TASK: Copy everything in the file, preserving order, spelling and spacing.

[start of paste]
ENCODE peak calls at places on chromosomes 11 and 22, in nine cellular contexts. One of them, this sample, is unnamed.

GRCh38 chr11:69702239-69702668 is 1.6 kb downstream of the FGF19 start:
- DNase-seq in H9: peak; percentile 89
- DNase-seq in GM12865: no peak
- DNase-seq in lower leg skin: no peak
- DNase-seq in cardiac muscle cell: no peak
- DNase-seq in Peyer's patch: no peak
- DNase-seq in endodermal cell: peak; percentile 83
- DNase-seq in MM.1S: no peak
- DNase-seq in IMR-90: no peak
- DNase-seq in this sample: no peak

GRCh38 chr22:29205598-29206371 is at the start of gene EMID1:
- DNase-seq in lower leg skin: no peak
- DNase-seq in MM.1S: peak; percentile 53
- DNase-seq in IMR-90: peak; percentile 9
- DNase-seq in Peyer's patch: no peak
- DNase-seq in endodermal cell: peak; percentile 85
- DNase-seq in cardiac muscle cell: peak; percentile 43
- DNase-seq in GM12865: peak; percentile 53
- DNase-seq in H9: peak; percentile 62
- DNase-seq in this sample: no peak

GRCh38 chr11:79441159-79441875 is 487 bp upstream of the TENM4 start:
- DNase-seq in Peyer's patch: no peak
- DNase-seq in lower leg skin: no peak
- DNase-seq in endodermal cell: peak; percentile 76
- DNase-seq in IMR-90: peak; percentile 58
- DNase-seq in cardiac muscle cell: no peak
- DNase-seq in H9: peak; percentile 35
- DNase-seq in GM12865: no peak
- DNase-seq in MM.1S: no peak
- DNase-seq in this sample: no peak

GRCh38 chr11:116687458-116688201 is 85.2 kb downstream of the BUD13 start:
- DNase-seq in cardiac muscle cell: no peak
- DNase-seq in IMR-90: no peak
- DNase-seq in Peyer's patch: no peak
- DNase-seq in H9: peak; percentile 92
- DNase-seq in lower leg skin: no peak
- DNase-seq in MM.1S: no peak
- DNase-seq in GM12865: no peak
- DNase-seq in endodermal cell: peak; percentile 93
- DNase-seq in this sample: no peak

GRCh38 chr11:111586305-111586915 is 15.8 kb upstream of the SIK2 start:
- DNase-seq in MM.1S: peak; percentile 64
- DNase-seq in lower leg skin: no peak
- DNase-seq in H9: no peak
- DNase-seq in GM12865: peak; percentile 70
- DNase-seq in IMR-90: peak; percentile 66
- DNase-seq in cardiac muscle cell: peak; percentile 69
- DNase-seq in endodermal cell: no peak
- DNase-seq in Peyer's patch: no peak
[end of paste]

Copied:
ENCODE peak calls at places on chromosomes 11 and 22, in nine cellular contexts. One of them, this sample, is unnamed.

GRCh38 chr11:69702239-69702668 is 1.6 kb downstream of the FGF19 start:
- DNase-seq in H9: peak; percentile 89
- DNase-seq in GM12865: no peak
- DNase-seq in lower leg skin: no peak
- DNase-seq in cardiac muscle cell: no peak
- DNase-seq in Peyer's patch: no peak
- DNase-seq in endodermal cell: peak; percentile 83
- DNase-seq in MM.1S: no peak
- DNase-seq in IMR-90: no peak
- DNase-seq in this sample: no peak

GRCh38 chr22:29205598-29206371 is at the start of gene EMID1:
- DNase-seq in lower leg skin: no peak
- DNase-seq in MM.1S: peak; percentile 53
- DNase-seq in IMR-90: peak; percentile 9
- DNase-seq in Peyer's patch: no peak
- DNase-seq in endodermal cell: peak; percentile 85
- DNase-seq in cardiac muscle cell: peak; percentile 43
- DNase-seq in GM12865: peak; percentile 53
- DNase-seq in H9: peak; percentile 62
- DNase-seq in this sample: no peak

GRCh38 chr11:79441159-79441875 is 487 bp upstream of the TENM4 start:
- DNase-seq in Peyer's patch: no peak
- DNase-seq in lower leg skin: no peak
- DNase-seq in endodermal cell: peak; percentile 76
- DNase-seq in IMR-90: peak; percentile 58
- DNase-seq in cardiac muscle cell: no peak
- DNase-seq in H9: peak; percentile 35
- DNase-seq in GM12865: no peak
- DNase-seq in MM.1S: no peak
- DNase-seq in this sample: no peak

GRCh38 chr11:116687458-116688201 is 85.2 kb downstream of the BUD13 start:
- DNase-seq in cardiac muscle cell: no peak
- DNase-seq in IMR-90: no peak
- DNase-seq in Peyer's patch: no peak
- DNase-seq in H9: peak; percentile 92
- DNase-seq in lower leg skin: no peak
- DNase-seq in MM.1S: no peak
- DNase-seq in GM12865: no peak
- DNase-seq in endodermal cell: peak; percentile 93
- DNase-seq in this sample: no peak

GRCh38 chr11:111586305-111586915 is 15.8 kb upstream of the SIK2 start:
- DNase-seq in MM.1S: peak; percentile 64
- DNase-seq in lower leg skin: no peak
- DNase-seq in H9: no peak
- DNase-seq in GM12865: peak; percentile 70
- DNase-seq in IMR-90: peak; percentile 66
- DNase-seq in cardiac muscle cell: peak; percentile 69
- DNase-seq in endodermal cell: no peak
- DNase-seq in Peyer's patch: no peak